James Graham has revealed he has been told by doctors that his brain is losing volume.
The former Bulldogs and Dragons star has been one of the headline cases in the concussion scandal that has rocked Australian sport in recent years, having admitted he suffered 100 concussions during his career.
His backflip on controversial views about the issue have come to symbolise the shift in professional sport about the need to protect athletes from themselves against cases of head trauma and chronic traumatic encephalopathy (CTE).
The 36-year-old last month launched the Head Noise podcast in association with The Australian, investigating concussion and head injuries and revealed he had taken more than 18,000 hits in his career, which spanned 423 games between the UK Super League and NRL as well as a further 53 games in international football.
In the latest edition of the Podcast, Graham reveals he was recently told there is evidence he has suffered brain trauma that is “significant”.
“And in my neurologist’s rooms, that was proven to be true,” Graham said, according to The Australian.
“While the neuropsychological tests I passed quite well … it has been confirmed via an MRI scan that part of my 36-year-old brain is damaged, that is ‘down on volume’ at the front and side part of my brain.
“As my neurologist, Dr Rowena Mobbs, explained, my frontal lobe (the front) and the parietal (the side part behind the frontal lobe) were all down on volume for a man my age. ‘Mildly so,’ Dr Mobbs tells me, but enough to say it’s ‘significant’.”
He wrote in a column for News Corp newspapers on Saturday that: “For someone my age, my brain should not be losing volume like this”.
He joked he will be able to use a “small brain” as an excuse for any mistakes he makes in the future.
His revelations made neuroscientist Lila Landowski cringe when discussing Graham’s situation on ABC’s The Drum on Friday night.
Having listened to Graham reveal details of his condition on the podcast, host Dan Bourchier said: “That was utterly chilling to watch and hear”.
Graham responded on the program by further outlining his ongoing campaign to lobby for greater action across elite and amateur sport to address CTE.
The condition is believed to be caused repeated blows to the head and is only able to be diagnosed after death. Symptoms include short-term memory loss, changes in mood including depression, and outbursts in anger, and confusion and disorientation.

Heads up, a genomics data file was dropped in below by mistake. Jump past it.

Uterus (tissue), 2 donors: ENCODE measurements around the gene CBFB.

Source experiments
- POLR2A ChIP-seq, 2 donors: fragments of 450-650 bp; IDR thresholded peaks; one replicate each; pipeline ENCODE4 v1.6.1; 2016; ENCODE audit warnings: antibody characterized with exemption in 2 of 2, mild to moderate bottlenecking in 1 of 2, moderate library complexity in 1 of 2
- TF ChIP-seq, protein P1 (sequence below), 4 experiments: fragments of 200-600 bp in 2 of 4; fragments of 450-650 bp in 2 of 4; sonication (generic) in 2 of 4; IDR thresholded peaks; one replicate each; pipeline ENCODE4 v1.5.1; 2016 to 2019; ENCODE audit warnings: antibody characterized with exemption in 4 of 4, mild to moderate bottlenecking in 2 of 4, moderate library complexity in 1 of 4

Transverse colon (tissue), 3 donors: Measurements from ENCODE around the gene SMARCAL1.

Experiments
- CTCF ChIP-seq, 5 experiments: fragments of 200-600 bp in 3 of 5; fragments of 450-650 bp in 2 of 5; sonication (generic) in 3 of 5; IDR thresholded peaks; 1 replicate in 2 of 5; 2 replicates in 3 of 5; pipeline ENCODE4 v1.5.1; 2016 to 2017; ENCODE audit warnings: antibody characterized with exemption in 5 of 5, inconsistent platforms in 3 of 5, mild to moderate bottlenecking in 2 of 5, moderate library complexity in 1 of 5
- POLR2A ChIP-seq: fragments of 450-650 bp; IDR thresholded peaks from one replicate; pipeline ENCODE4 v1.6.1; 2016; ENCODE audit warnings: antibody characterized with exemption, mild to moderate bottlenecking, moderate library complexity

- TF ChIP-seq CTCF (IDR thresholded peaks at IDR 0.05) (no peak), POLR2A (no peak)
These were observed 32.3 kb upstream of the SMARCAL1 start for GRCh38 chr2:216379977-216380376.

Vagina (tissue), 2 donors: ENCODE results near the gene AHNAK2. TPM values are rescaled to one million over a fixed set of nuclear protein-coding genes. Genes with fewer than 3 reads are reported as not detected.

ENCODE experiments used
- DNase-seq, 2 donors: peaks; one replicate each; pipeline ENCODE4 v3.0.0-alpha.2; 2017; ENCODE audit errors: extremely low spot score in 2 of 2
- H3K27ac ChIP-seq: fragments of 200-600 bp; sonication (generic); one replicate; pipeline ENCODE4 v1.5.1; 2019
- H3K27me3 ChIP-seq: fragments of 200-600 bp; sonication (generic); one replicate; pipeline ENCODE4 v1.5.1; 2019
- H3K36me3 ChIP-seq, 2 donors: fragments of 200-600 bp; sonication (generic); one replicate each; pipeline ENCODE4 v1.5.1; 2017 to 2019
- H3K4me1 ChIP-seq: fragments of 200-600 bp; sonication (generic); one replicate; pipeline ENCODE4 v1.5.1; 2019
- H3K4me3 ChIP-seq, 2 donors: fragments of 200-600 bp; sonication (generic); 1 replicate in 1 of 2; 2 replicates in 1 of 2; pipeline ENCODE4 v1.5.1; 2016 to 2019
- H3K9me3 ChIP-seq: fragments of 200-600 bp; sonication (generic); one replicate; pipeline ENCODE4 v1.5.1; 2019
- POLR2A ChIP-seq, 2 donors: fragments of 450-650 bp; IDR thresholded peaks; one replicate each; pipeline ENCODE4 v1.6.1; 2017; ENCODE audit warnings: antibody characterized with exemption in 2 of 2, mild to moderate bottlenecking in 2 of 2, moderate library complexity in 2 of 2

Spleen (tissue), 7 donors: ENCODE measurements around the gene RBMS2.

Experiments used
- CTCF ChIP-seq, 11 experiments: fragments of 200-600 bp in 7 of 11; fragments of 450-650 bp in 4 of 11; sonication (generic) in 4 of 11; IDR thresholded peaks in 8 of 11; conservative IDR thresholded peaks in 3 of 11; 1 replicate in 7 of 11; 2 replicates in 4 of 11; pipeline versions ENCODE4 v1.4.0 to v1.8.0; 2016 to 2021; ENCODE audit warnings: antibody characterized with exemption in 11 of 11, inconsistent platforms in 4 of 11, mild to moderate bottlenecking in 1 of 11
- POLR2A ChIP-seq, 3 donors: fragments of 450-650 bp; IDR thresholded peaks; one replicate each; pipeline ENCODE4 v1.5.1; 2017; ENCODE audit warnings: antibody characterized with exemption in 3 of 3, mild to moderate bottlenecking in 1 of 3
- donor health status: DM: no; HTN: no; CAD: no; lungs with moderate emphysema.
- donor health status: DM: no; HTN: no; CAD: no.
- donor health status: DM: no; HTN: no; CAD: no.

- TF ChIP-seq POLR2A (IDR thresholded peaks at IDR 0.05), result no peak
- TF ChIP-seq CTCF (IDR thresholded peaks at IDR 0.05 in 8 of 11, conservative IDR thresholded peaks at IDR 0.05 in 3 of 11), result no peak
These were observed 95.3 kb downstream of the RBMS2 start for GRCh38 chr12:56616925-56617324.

NRL great Mario Fenech recently revealed the terrifying toll the condition has had on his quality of life and it has been reported he will soon need full time care.
Graham does not have the condition — at least for now.
He said on the ABC he isn’t looking for sympathy in his recent campaign, but is simply hoping to create traction by putting the issue into mainstream discussions.
Graham is a board member of the Australian arm of the Concussion Legacy Foundation.
In 2019, Graham said he was willing to accept the risk of head injuries in order to continue to play the game he loves.
“It’s my life, I’ll do what I want to … well, within certain realms,” Graham said at the time. “What’s the alternative? I kind of like what I’m doing. The consequences of that are sometimes you get hit on the head.
“You’ve got to go and play Oztag if you don’t fancy playing league anymore. But I wouldn’t get paid and I probably wouldn’t have as much fun.
“It’s my life … I have children, I know the importance of them having a father but I’m protecting myself as best as I can and doing all the research myself.
“I’ve done my research, I’ve had my tests done, I know what’s going on in my head and in my body. I’m seeing the appropriate people if there’s something to do about that but I’ll get on with it myself and stick to the laws of the game.”
Graham doubled down in 2021 after his retirement, adding he had to weigh up giving the game away for his brain health against the consequences of not playing the game he called “the be-all and potential end-all of my life”.
“Where was the purpose going to be filled in my life? I personally felt like I needed a cause,” Graham said on NRL 360. “I thought about what’s the meaning of life? Maybe for me, finding the meaning of life was finding something worth dying for.”
Recent cases of head trauma in Australian sport include the high profile cases of Roosters captain Boyd Cordner retiring at age 29 as a result of his concussion issues.
CTE has been found after the deaths of AFL greats Danny Frawley and Shane Tuck.
The Concussion Legacy Foundation was founded to support athletes, veterans and any one else affected by head injuries and was founded by former gridiron player and WWE wrestler Christopher Nowinski.